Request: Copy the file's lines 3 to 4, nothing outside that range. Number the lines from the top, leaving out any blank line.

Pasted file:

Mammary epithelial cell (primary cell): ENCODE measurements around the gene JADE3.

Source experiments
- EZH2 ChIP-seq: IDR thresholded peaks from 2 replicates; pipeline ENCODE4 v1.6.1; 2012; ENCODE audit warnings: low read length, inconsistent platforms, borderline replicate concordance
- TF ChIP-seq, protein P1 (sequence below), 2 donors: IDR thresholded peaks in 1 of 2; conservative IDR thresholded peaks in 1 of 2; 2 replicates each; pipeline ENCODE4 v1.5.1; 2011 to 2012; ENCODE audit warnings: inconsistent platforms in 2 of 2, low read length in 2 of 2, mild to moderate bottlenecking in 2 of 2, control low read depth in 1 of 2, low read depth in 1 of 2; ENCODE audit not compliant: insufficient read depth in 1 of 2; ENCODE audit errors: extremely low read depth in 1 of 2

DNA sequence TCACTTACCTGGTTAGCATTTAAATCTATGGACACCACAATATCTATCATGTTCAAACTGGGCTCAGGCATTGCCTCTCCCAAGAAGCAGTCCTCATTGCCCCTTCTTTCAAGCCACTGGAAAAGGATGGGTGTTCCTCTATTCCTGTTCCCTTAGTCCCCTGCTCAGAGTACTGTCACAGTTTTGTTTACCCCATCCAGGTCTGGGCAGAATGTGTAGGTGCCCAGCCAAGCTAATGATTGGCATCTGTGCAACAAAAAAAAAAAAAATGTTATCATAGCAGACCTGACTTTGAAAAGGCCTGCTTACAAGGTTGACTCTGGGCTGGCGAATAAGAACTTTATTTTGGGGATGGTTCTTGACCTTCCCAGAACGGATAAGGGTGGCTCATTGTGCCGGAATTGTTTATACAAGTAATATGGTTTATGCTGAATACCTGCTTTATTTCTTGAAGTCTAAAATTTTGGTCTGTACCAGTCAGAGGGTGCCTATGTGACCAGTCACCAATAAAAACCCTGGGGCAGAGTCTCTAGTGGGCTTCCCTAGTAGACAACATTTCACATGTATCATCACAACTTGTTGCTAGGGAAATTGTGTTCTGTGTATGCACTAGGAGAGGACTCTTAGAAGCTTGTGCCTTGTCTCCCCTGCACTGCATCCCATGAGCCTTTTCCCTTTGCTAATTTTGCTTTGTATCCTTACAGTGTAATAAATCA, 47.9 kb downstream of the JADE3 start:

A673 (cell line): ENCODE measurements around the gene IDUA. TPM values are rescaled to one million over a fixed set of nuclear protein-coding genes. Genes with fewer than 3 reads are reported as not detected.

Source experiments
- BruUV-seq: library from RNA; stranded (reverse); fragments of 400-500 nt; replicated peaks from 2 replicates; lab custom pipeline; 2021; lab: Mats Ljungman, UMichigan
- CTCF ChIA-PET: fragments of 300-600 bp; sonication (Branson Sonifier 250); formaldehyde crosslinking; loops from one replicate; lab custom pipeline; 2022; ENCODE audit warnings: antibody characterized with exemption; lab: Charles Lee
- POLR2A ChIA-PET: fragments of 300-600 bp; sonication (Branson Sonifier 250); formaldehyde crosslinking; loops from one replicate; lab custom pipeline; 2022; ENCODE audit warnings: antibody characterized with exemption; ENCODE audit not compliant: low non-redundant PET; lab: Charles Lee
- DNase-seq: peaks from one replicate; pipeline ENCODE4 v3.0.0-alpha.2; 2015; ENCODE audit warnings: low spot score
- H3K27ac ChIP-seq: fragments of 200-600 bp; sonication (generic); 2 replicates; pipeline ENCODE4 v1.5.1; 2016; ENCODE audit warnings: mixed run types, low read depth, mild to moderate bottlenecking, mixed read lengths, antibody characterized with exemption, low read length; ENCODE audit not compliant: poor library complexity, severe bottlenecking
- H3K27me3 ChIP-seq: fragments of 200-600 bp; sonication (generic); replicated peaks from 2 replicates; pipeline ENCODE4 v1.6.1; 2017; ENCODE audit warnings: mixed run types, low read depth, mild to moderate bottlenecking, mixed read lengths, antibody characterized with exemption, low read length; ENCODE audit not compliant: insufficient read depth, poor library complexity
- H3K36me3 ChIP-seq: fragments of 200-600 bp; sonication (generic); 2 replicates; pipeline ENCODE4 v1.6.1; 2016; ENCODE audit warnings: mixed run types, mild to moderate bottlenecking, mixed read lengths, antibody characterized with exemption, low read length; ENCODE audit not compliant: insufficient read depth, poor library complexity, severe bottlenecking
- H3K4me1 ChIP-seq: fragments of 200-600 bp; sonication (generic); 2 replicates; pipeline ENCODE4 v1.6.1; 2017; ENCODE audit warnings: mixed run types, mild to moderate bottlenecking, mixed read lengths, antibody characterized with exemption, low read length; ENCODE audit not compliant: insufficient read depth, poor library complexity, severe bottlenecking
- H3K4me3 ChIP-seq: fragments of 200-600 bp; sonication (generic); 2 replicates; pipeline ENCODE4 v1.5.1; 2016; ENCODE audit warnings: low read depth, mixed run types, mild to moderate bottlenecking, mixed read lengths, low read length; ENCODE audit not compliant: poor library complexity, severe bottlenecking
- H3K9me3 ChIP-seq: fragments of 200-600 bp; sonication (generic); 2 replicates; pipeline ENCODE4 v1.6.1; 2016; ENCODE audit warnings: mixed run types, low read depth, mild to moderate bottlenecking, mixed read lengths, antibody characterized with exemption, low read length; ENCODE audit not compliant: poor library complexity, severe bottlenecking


- EZH2 ChIP-seq: IDR thresholded peaks from 2 replicates; pipeline ENCODE4 v1.6.1; 2012; ENCODE audit warnings: low read length, inconsistent platforms, borderline replicate concordance
- TF ChIP-seq, protein P1 (sequence below), 2 donors: IDR thresholded peaks in 1 of 2; conservative IDR thresholded peaks in 1 of 2; 2 replicates each; pipeline ENCODE4 v1.5.1; 2011 to 2012; ENCODE audit warnings: inconsistent platforms in 2 of 2, low read length in 2 of 2, mild to moderate bottlenecking in 2 of 2, control low read depth in 1 of 2, low read depth in 1 of 2; ENCODE audit not compliant: insufficient read depth in 1 of 2; ENCODE audit errors: extremely low read depth in 1 of 2